An alternative to pure EVs and plug-in hybrids and pure EVs is range-extended EVs, which are pure EVs with a back-up petrol generator. The BMW i3 has a 200km range on a standard battery and a 350km range when used with a range extender.
Myth #2: Charging takes too long
With EV technology continually improving, charging times are falling rapidly. From empty battery to fully charged now takes most EVs between six to 10 hours (using residential AC charging), making overnight charging ideal. For non-fully depleted batteries, charging times are much shorter.
Pro tip: The key to efficient EV charging is to top up the battery every day or two, rather than waiting for the battery to be fully depleted.
For those needing to top-up batteries on the go, DC fast charging is a gamechanger. At DC fast charging stations EVs can be charged to 80 percent capacity in around 20 minutes. There are currently 29 public fast charging stations around Australia. Tesla also offer superchargers which can add 270 kms of range to Tesla vehicles in only 30 minutes.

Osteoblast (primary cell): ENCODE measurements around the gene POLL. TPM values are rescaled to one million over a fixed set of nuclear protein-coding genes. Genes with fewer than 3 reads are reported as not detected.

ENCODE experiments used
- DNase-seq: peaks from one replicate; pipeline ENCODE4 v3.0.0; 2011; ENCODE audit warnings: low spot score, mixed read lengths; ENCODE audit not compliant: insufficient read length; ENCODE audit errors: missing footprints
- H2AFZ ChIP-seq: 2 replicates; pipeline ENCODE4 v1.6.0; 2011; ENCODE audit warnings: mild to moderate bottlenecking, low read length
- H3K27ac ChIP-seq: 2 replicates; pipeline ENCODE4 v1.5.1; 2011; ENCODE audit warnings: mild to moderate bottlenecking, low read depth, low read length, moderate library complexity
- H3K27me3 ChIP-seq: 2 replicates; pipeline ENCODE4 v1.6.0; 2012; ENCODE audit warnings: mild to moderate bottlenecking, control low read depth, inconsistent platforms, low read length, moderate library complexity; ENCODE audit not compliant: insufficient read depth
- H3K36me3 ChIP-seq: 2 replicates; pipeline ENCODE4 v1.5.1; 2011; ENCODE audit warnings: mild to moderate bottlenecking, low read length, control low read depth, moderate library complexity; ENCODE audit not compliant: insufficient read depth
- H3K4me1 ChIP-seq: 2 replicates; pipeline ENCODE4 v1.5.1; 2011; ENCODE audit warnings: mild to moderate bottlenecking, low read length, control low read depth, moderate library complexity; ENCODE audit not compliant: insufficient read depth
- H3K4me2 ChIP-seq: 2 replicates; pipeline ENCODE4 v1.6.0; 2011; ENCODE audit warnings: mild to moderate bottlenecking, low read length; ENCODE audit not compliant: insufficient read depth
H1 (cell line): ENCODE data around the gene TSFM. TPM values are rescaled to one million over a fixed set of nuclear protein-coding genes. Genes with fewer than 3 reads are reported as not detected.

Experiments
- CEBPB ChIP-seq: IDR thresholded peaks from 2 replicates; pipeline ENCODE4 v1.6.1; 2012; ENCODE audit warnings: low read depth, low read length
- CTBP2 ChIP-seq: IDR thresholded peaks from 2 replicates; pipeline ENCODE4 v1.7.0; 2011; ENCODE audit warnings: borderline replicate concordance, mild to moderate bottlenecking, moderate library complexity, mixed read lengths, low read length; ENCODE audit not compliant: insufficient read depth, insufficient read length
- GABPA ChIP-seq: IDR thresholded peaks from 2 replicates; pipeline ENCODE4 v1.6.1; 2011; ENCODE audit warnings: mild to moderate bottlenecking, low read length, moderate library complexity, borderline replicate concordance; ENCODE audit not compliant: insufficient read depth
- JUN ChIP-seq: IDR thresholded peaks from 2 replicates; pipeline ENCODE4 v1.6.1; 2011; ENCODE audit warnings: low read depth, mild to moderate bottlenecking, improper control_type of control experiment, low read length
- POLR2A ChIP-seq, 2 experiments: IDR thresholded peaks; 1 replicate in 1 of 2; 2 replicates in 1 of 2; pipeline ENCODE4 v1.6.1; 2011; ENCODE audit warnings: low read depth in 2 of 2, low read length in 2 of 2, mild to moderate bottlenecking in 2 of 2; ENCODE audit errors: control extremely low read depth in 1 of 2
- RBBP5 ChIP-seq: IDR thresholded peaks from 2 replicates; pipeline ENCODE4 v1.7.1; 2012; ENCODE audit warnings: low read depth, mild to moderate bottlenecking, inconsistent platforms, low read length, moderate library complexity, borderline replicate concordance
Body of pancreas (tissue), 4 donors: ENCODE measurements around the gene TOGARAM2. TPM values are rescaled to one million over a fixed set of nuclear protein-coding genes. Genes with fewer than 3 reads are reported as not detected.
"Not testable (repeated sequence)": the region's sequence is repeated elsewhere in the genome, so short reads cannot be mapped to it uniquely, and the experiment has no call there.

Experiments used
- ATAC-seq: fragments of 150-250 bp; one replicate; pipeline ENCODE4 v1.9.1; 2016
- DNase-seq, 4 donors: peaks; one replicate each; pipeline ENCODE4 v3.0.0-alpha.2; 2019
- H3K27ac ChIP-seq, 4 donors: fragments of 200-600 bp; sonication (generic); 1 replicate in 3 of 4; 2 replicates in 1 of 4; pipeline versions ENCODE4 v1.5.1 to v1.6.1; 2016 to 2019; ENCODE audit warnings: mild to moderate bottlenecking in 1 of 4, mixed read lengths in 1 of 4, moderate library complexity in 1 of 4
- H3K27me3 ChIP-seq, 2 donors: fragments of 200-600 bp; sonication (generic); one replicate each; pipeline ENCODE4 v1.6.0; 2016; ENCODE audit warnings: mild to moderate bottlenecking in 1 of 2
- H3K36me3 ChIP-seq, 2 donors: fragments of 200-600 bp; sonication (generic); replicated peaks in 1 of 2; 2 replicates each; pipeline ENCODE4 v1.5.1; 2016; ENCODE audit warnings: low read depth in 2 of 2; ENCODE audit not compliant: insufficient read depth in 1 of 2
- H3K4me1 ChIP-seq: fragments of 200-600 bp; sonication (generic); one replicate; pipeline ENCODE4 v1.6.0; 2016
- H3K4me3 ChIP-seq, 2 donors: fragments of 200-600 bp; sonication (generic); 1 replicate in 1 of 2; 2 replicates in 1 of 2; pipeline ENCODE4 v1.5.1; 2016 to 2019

Power levels is one reason charging times may differ. Commercial chargers often run on higher kilowatts than residential chargers, delivering a faster charge. But EV owners can also speed up home charging times by installing a dedicated charging unit connected to a higher kilowatt power supply.
Myth #3: Too few places to charge EVs
EV owners are discovering that charging during non-use periods (ie. overnight or while at work) is sufficient for everyday driving needs.
However, as EV uptake increases globally, charging infrastructure is also making its own quiet revolution. Check out this interactive map by Plugshare which tracks the expanding public and private charging stations around the world, including in Australia.